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Why Microsoft can't — and shouldn't — give up on Bing

In two years, Microsoft‘s Bing has doubled its share of the US search market, from 7.2 percent to 14.4 percent. If you add Yahoo’s Bing-powered portal, it’s 27 percent. So why are loud voices clamouring for Microsoft to give up on search?

Bing’s Online Services Division doesn’t make money. Shortly after Microsoft released its quarterly earnings results, ZDNet‘s Larry Dignan called the OSD an“online sinkhole,” noting that the division last turned a profit in 2006 and had lost $8.5 billion over nine years. Last year, it lost a record $2.56 billion.

Reuters columnist Robert Cyran’s “Microsoft ought to kick off search for Bing buyer” turned up the heat, particularly when it was syndicated the following week in the New York Times under the headline “Bing Becomes A Costly Distraction for Microsoft”. Cyran’s argument is sophisticated: it recognises the value that Microsoft has built up in Bing (and corresponding value to a buyer like Facebook or Apple). Still, Cyran thinks Microsoft’s continued investment in an unprofitable division doesn’t serve the company’s shareholders. Facebook’s investors — a group that includes Microsoft — would presumably be better suited for the long play that Bing represents than Microsoft’s quasi-blue-chip, profit-maximising, dividend-minded shareholders.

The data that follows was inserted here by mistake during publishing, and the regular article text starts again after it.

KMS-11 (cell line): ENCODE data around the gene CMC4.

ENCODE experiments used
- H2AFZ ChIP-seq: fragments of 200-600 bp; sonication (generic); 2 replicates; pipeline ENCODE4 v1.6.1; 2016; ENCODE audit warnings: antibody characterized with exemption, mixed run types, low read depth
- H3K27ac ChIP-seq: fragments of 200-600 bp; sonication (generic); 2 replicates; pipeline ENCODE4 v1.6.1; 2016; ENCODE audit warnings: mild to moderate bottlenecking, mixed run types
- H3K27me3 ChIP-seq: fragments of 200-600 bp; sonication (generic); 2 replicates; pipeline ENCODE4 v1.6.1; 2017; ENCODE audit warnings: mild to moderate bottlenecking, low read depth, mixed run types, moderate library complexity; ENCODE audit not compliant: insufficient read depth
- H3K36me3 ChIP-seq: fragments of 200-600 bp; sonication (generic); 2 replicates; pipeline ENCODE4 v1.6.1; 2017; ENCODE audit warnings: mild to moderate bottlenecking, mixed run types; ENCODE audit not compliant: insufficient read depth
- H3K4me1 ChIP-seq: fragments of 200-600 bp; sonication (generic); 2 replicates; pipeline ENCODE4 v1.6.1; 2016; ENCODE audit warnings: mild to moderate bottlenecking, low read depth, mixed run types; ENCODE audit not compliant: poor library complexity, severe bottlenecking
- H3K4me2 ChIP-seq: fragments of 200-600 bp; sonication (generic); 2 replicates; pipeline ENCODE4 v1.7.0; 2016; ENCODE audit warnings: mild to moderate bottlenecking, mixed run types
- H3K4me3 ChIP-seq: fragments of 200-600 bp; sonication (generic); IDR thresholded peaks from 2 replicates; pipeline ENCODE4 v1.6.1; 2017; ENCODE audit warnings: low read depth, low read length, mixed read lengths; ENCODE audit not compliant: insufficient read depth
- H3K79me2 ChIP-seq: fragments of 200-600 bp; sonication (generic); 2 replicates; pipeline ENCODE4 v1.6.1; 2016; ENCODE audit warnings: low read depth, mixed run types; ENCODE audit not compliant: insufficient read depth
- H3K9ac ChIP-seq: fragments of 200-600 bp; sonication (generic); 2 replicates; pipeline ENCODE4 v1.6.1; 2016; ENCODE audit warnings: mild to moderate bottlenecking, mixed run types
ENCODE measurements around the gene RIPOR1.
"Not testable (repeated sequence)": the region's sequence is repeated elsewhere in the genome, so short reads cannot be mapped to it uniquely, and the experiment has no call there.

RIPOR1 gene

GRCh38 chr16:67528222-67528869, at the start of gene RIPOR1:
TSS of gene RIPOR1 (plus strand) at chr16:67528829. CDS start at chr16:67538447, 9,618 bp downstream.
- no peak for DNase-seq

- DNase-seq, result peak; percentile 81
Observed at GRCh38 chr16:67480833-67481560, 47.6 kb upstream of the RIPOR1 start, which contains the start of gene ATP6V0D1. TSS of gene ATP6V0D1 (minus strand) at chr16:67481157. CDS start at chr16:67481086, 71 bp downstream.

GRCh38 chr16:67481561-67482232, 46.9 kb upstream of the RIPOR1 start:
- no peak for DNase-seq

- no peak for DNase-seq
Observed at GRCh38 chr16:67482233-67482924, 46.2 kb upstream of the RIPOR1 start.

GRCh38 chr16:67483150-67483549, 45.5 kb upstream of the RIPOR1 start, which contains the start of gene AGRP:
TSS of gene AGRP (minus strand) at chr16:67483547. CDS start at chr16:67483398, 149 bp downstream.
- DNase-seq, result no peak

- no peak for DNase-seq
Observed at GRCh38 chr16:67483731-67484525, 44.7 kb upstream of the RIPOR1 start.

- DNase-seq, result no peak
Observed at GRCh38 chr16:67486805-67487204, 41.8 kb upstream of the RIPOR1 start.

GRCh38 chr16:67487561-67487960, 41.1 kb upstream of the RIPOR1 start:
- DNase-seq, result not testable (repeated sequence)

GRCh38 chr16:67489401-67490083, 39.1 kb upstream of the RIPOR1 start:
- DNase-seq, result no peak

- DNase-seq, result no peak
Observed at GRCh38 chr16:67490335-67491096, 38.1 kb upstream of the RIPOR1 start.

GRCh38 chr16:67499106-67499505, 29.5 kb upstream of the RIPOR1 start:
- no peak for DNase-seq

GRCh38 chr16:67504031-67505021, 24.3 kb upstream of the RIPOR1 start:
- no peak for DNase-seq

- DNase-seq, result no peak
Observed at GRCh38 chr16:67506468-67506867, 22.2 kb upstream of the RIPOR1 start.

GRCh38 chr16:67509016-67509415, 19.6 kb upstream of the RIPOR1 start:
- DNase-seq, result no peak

It’s hard to see another big tech company paying full value. Daring Fireball‘s John Gruber joked that Microsoft could make money just by charging “pay-per-view admission to listen live to the phone call as Steve Ballmer calls Steve Jobsand pitches him on Apple buying Bing.”

TechCrunch‘s MG Siegler took the proposition more seriously, writing on his personal blog that “Bing needs its Halo” — the hit game that put Microsoft’s Xbox on the map. “Microsoft spends a shit ton of money on Bing — mostly on marketing it,” Siegler writes. “But I don’t know a person who actually uses it. That includes people who work at Microsoft.”

Bing’s supporters quickly rallied. Doc Searls argues that Bing could flank Google by charging subscription fees for personalised, ad-free services. Nick Eaton argues that the short-term profit boost from selling Bing wouldn’t move the share price much anyway. Preston Gralla rightly notes that Bing’s division is filled with groups that bring in hardly any revenue at all,  skewing the figures. (Among other things, the Online Services Division builds the data centres that power Azure and the company’s other cloud and cloud-based products.)

Finally, Mary Jo Foley herself, the dean of Microsoft reporters, weighed in with the authoritative “Why Microsoft Won’t Dump Bing.” Yes, the division is losing money, and some of its marketing schemes don’t make much sense, Foley admits. Nevertheless, Bing has become fully integrated into every Microsoft platform, from Windows Phone 7 to streaming video and live TV on the Xbox, and likely even Windows 8 itself.

Microsoft couldn’t untangle itself from Bing if it wanted to. It’s not just sunk cost, but sunk strategy. But it’s a strategy that still may pay off.



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